Demise

The intricate, complex, labor-intensive daguerreotype process itself helped contribute to the rapid move to the ambrotype and tintype. The proliferation of these simpler and much less expensive photographic processes made the costly daguerreotypes less appealing to the average person (although it remained very popular in astronomical observatories until the invention of glass plate cameras). According to Mace (1999), the rigidity of these images stems more from the seriousness of the activity than a long exposure time, which he says was actually only a few seconds (Early Photographs, p. 21). The daguerreotype's lack of a negative image from which multiple positive "prints" could be made was a limitation also shared by the tintype, but was not a factor in the daguerreotype's demise until the introduction of the calotype. The fact that many of those to use the process suffered severe health problems or even death from mercury poisoning after inhaling toxic vapors created during the heating process also contributed to its falling out of favor with photographers.[27] Unlike film and paper photography however, a properly sealed daguerreotype can potentially last indefinitely.

The daguerreotype's popularity was not threatened until photography was used to make imitation daguerreotypes on glass positives called ambrotypes, meaning "imperishable picture" (Newhall, 107).[19]

Modern daguerreotypes

Although the daguerreotype process is usually said to have died out completely in the early 1860s, documentary evidence indicates that some slight use of it persisted more or less continuously throughout the following 150 years of its supposed extinction.[28] A few first-generation daguerreotypists refused to entirely abandon their beautiful old medium when they started making the new, cheaper, easier to view but comparatively drab ambrotypes and tintypes.[29] Historically-minded photographers of subsequent generations, fascinated by daguerreotypes, sometimes experimented with making their own or even revived the process commercially as a "retro" portraiture option for their clients.[30][31] The daguerreotype experienced a minor renaissance in the late 20th century and the process is currently practiced by a handful of enthusiastic devotees; there are thought to be fewer than 100 worldwide (see list of artists on cdags.org in links below). In recent years artists like Jerry Spagnoli, Adam Fuss and Chuck Close have reintroduced the medium to the broader art world. Its appeal lies in the "magic mirror" effect of light striking the polished silver plate and revealing a silver image which can seem ghostly and ethereal even while being perfectly sharp, and in the sense of achievement derived from the dedication and handcrafting required to make a daguerreotype.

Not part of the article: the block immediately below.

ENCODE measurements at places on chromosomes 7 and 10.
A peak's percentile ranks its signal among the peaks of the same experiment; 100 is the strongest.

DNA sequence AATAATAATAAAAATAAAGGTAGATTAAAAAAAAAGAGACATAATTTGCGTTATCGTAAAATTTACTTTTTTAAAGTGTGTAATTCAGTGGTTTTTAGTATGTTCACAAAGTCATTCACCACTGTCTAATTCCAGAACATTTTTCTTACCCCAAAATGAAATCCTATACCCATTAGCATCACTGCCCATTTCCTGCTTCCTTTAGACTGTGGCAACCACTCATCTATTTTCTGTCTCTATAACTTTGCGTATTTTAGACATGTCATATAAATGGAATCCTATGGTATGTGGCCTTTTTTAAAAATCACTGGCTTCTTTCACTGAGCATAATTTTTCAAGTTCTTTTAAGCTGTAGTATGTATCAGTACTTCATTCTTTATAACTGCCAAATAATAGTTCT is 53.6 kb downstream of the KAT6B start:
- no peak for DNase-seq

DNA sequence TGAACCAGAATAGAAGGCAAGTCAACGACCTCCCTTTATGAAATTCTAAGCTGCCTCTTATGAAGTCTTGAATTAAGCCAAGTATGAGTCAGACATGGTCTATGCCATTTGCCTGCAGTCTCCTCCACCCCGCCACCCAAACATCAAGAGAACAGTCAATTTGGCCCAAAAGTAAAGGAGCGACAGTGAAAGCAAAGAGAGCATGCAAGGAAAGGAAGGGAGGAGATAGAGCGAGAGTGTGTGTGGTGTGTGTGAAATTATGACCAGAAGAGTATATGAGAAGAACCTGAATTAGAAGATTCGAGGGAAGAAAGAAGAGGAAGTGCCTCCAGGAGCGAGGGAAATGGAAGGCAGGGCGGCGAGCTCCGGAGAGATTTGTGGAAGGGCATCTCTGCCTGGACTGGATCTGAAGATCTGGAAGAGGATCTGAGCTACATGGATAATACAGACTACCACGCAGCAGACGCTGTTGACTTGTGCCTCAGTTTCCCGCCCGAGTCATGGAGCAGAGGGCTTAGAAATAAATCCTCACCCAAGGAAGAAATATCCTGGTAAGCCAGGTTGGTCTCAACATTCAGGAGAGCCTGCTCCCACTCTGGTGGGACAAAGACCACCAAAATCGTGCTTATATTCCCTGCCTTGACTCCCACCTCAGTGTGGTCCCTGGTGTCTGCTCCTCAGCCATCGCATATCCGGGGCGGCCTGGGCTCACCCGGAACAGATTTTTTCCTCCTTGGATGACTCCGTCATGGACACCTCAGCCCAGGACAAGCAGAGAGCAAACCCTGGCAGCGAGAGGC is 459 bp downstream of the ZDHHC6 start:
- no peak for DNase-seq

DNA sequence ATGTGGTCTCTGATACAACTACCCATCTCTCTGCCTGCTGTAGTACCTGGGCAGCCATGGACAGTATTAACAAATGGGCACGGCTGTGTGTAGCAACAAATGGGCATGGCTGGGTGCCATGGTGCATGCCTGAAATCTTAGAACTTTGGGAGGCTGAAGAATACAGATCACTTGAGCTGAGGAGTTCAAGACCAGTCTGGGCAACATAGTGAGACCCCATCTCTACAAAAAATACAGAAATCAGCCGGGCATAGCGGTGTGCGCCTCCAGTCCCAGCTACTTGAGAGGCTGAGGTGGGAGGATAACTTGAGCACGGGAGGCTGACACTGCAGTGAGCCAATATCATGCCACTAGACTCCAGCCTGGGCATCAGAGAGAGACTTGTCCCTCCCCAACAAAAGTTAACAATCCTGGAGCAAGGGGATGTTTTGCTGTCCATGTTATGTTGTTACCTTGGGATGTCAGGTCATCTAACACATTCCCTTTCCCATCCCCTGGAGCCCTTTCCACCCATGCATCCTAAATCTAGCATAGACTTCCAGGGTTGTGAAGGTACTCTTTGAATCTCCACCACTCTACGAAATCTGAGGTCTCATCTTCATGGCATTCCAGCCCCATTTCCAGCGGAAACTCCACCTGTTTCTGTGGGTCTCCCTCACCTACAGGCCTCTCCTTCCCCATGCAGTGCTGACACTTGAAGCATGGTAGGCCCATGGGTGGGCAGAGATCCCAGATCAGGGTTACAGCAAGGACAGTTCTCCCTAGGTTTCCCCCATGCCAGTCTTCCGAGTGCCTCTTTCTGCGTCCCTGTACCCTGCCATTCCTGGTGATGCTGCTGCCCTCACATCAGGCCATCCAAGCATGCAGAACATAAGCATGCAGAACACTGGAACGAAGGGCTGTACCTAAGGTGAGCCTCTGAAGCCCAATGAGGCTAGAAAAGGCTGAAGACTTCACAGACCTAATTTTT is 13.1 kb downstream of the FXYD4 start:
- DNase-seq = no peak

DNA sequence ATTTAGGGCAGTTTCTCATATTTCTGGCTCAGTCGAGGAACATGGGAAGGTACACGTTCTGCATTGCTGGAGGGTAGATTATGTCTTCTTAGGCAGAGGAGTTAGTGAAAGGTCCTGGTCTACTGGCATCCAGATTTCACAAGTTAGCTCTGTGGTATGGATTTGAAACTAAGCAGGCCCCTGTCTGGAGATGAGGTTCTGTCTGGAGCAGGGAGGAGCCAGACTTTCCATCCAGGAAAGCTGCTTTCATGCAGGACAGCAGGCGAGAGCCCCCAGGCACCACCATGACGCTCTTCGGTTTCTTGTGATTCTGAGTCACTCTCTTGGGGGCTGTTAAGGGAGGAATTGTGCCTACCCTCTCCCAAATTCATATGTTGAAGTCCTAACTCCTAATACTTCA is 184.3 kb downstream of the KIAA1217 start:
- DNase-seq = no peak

Value in the marketplace

The value of a typical small daguerreotype portrait ranges from as little as US $20 for a damaged or unappealing image with no case to a more normal average of US $50 to $100 for an undamaged portrait of a reasonably attractive or interesting sitter, a complete case usually being required for the high-end price. Elaborate molded or inlaid cases add significant value when in good condition. Identification of the sitter by some type of included old documentation adds modestly to the value. Larger "half plate" and "whole plate" size (the latter is 6.5 by 8.5 inches) portraits are uncommon and more valuable, as are portraits which have been hand-tinted with multiple colors rather than simple daubs of rouge on cheeks or touches of gold paint on jewellery, although these also add modestly to the value. The premium is proportional to the subtlety and quality of the coloring. Because the vast majority of daguerreotypes are simple, straightforward studio portraits of ordinary people, normally it is some unusual feature which elevates the value to a multiple of the average. Men in uniform, "occupational" portraits showing a sitter with the tools of the trade, and subjects shown with weapons or other unusual objects are in this category.

Daguerreotypes other than portraits, such as landscape or architectural views, are very rare and may safely be valued from an absolute minimum of US $500 steeply upward unless severely damaged or exceptionally uninteresting. Images with major inherent historical interest, such as Gold Rush and other pioneer or urban scenes, sell for many thousands of dollars even with significant damage.